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Many chemotherapeutic agents introduced for use in humans are carcinogenic in laboratory animals (Conklin et al. 1965; Shimkin et al. 1966; Griswold et al. 1968; Harris 1976). However, initially their beneficial effect in disseminated cancer was of such short duration that the inevitable death of the patient from his primary disease precluded any clinical manifestation of the carcinogenic potential. During the last decade, chemotherapy has radically changed the outlook for many patients with cancer. Combinations of drugs, administered as the primary treatment, have resulted in high rates of cure in patients with disseminated malignancies, such as stage IV Hodgkin's disease or childhood acute lymphocytic leukemia. In other disseminated forms of neoplasia, induction of a remission, a substantial palliation and a prolongation of survival have been achieved. In many instances of localised disease, where surgery with or without radiotherapy are the primary form of treatment, anticancer drugs have been used with success as adjuvant therapy for distant microscopic disease. With these spectacular achievements, secondary malignancies, in particular acute non-lymphocytic leukemia (ANLL), has become of major concern. Incidence Acute leukemia is the most frequent form of secondary neoplasia in patients treated for cancer (Penn 1981). In one large series, 5. 9% of all ANLL could be attributed to previous chemotherapy (Kapadia et al. 1980).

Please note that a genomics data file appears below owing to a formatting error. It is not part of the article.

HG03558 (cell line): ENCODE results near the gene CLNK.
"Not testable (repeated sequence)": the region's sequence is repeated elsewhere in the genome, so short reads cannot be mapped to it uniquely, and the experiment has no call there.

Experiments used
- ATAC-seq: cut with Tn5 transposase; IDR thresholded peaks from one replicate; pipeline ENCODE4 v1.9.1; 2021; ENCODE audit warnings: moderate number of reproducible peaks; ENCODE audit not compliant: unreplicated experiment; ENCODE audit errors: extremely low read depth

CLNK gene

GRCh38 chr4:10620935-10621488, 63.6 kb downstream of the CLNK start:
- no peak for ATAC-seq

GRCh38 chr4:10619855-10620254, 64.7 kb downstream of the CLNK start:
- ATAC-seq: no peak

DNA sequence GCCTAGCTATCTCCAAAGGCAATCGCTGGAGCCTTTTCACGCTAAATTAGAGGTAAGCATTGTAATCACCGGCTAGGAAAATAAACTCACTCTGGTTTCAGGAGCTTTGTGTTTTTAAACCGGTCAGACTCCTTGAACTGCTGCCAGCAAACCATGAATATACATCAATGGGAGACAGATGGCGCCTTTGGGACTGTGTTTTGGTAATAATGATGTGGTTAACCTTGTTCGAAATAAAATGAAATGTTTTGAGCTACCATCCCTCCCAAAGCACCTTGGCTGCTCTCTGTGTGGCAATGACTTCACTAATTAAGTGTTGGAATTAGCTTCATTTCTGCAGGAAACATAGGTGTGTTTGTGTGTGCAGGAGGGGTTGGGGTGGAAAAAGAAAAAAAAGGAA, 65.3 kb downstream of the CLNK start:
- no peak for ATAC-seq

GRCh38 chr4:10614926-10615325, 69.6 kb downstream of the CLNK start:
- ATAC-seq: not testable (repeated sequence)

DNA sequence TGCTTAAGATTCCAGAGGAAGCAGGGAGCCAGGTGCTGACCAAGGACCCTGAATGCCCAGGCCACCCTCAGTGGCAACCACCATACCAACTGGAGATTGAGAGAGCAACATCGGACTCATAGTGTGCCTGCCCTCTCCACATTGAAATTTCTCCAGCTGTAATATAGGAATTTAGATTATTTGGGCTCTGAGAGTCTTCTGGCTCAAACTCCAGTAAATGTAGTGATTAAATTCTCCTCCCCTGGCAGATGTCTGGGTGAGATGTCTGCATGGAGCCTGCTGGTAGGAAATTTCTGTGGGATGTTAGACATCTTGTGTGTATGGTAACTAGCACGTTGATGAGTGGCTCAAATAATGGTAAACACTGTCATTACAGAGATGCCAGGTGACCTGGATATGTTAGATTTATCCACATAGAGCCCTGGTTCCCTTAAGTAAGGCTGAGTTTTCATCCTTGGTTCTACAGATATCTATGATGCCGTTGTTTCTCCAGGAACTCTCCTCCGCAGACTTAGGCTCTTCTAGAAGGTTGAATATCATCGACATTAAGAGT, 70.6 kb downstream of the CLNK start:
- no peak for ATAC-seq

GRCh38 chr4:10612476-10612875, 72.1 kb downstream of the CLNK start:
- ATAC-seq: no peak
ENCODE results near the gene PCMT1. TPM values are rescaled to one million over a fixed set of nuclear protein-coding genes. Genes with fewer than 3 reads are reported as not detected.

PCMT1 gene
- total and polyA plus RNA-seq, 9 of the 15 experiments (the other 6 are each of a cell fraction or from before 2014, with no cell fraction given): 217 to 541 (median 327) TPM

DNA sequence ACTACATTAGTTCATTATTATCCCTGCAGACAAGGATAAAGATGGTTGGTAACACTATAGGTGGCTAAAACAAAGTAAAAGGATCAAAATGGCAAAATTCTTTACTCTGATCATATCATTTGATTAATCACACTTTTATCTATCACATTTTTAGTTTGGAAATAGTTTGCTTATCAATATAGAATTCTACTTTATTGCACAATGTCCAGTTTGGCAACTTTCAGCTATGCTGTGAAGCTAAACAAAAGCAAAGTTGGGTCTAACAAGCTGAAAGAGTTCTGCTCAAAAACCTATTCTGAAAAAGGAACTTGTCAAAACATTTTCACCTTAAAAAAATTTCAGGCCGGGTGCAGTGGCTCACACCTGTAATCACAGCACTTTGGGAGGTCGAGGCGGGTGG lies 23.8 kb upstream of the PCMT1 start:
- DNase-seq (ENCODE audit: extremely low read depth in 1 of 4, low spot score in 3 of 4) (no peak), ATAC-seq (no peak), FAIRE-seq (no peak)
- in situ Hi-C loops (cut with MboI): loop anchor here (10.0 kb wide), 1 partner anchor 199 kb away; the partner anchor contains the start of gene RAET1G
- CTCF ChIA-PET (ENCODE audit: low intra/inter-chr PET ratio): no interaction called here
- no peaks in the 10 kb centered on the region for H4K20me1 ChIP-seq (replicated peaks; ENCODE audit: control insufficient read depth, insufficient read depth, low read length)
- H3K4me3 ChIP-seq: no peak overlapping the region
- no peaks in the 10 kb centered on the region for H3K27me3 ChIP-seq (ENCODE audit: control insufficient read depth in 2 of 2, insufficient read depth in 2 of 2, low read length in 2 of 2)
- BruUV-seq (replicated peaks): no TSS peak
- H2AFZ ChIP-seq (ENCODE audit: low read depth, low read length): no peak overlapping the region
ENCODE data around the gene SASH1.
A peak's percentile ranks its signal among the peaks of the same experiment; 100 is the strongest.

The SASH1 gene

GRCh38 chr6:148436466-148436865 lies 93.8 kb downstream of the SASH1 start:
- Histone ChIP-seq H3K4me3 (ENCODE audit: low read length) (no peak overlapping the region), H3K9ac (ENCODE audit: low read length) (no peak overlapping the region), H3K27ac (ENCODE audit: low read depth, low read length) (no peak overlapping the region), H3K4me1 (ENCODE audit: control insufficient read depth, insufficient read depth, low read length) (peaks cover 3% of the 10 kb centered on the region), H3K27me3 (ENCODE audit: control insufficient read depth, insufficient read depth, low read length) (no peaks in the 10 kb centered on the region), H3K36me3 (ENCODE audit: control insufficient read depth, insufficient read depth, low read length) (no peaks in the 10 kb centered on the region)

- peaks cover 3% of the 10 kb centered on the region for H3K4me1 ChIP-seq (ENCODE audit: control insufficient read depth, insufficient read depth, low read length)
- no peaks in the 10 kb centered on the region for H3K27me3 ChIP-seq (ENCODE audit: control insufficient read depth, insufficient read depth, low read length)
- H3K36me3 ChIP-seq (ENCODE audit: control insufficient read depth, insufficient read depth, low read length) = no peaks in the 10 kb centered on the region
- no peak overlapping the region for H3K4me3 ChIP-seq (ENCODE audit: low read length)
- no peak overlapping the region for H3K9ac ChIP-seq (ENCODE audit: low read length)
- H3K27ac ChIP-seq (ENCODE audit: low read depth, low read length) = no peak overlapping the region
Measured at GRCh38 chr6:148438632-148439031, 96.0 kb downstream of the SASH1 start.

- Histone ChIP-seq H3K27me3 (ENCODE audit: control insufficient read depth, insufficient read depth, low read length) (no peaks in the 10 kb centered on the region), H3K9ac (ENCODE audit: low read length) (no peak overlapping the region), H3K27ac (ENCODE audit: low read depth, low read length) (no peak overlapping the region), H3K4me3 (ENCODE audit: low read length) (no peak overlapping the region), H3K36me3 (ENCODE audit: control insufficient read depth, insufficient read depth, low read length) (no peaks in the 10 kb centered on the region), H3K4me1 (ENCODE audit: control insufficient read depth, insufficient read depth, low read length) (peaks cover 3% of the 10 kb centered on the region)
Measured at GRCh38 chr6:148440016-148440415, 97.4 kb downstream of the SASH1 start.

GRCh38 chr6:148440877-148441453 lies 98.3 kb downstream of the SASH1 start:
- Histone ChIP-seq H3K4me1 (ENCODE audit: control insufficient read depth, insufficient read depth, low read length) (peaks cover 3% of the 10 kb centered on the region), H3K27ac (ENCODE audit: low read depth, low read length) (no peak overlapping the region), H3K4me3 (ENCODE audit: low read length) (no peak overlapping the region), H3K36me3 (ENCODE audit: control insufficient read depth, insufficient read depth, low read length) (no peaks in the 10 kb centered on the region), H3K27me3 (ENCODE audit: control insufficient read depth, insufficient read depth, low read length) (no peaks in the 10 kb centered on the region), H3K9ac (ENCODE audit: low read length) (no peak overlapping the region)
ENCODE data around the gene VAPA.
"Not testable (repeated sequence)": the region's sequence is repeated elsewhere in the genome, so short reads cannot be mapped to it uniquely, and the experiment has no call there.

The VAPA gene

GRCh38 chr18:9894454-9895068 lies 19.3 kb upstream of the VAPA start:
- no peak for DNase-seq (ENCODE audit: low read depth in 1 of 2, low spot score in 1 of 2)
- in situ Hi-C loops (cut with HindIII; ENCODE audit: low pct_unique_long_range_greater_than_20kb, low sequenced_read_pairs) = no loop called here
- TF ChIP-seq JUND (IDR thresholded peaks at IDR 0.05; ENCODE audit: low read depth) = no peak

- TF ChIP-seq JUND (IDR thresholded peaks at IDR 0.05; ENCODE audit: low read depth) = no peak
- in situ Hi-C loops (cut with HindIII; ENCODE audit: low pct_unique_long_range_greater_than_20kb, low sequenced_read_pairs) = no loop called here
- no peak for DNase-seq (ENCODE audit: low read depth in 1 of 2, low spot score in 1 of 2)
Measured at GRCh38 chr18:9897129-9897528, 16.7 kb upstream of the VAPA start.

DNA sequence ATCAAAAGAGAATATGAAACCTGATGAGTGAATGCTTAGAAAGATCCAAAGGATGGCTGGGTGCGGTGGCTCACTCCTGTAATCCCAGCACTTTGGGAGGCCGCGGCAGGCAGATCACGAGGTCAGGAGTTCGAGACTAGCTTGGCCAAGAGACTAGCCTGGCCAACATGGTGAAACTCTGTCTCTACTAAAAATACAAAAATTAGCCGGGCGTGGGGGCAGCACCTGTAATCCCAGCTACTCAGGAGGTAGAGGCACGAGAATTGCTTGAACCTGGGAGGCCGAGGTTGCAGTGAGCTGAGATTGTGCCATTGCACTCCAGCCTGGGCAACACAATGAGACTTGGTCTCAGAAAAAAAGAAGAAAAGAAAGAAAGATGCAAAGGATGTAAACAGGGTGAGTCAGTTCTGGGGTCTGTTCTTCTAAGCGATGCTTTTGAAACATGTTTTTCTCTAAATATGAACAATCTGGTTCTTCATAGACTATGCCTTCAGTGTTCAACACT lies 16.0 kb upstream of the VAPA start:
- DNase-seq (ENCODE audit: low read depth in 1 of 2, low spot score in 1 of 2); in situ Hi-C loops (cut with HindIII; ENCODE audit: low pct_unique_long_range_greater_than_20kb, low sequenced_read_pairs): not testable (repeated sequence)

Cannabinoid Ethanol Interferon Toxicology Toxikologie drugs of abuse marijuana mercury pesticide
Springer-Verlag Berlin Heidelberg 1983
Springer, Berlin, Heidelberg
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